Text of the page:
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Vancouver: Ethnic food, Stanley Park and raindrops

In any restaurant of Vancouver, it's hard to come up with an international dish that's not on a menu somewhere.

india Updated: Mar 09, 2006 14:51 IST

Shake the raindrops off your umbrella, duck into a restaurant in this Pacific Coast city, and be prepared to sample food from around the world.

With half its population foreign-born, Vancouver is one of the most ethnically mixed cities in North America, and it shows in the local restaurant scene. Small family eateries and cafes owned by immigrants abound, and it's hard to come up with an international dish that's not on a menu somewhere.

Depending on which local tourist official you ask, the city has the continent's largest Chinatown, or its second- or third-largest after San Francisco and New York. Cheap, delicious meals can be had at noodle houses crammed with college students. Asian, Korean and Vietnamese grocery stores are common.

But food from other parts of the world is also easy to find, like the shrimp sandwiches at Halso Konditori, a Swedish bakery that serves lunch on Arbutus Street downtown.

There's surprisingly cheap Singaporean and Malaysian food to be had at the well-known Hawker's Delight where you can get a filling meal for 6 Canadian dollars (a little over US$5,euro4). Then there's the Tomahawk, an 80-year-old family business that serves up diner-type meals like eggs and hamburgers in log cabin surroundings, decorated by American Indian artifacts.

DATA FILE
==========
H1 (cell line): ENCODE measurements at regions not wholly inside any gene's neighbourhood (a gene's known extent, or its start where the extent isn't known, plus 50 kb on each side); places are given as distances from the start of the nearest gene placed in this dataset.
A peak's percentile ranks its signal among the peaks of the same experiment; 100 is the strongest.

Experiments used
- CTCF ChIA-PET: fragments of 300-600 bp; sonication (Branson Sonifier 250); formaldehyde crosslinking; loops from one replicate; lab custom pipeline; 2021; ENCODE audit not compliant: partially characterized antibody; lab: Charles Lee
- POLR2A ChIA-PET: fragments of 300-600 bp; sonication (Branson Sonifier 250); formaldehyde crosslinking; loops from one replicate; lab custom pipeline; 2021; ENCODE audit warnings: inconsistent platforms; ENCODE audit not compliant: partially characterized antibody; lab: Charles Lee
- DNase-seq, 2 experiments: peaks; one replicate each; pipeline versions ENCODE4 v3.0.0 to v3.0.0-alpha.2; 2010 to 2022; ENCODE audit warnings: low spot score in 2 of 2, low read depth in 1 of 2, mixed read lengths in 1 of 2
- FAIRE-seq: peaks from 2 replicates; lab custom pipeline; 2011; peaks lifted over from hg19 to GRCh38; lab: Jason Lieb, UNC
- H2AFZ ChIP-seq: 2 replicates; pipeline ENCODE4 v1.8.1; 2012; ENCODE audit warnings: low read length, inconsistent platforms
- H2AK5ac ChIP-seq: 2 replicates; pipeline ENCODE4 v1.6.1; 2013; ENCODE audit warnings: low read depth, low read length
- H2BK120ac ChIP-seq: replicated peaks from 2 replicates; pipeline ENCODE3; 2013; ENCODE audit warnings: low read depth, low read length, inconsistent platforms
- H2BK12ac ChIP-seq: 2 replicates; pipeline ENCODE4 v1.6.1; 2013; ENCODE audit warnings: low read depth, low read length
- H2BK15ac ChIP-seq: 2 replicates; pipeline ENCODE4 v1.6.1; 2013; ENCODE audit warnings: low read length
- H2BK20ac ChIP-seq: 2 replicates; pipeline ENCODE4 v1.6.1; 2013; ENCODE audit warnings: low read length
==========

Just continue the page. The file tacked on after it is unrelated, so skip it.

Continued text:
On the other end of the spectrum is Le Crocodile, a popular French restaurant where diners can enjoy braised rabbit leg. Urban Fare, an upscale grocery store in the Yaletown district, offers decorated loaves of artisanal bread flown in twice a week from the famous Poilane bakery in Paris, for C$99 (about US$85,euro72) each.

Three-quarters of Vancouver's restaurants are independently owned and operated, according to Geoffrey Howes, who just stepped down as chairman of the British Columbia Restaurant and Food Services Association.

But while opening a restaurant is an achievable dream for many locals, all that competition from like-minded entrepreneurs can just as quickly drive them out of business if they don't measure up. "We also have some of the highest number of failures in Canada 80 per cent either don't make money or actually fail in the first two years," Howes said.

The lively restaurant scene isn't the only reason to come to Vancouver there are plenty of other attractions. True, it rains a lot about 45 inches (114 centimeters) a year but it rarely pours. Rather it mists, it dribbles, it hangs overhead, bathing the harbor in a clear gray light, running off umbrellas in tiny little droplets. The temperature doesn't usually dip below freezing, and that mild weather, combined with all the precipitation, keeps the city green year-round.

Every once in a while a weather phenomenon that locals call the "Pineapple Express" wafts into town, carrying breezes so balmy that you can walk the waterfront without a coat in the coldest months. Restaurants have their outside tables set up no matter the season, and they're usually occupied.

Even in the rain, visitors can ride a covered boat taxi between downtown and the Granville Island Public Market, where you'll find vendors selling everything from fresh farm produce and baked goods to ethnic food and crafts. The little water taxi, known as the Aquabus, seats perhaps a dozen people and delivers passengers to several destinations for a little over C$6 (US$5,euro4). Riders get a close view of False Creek, part of the harbor that extends well into the city, passing the barges, yachts and houseboats that float along the waterfront.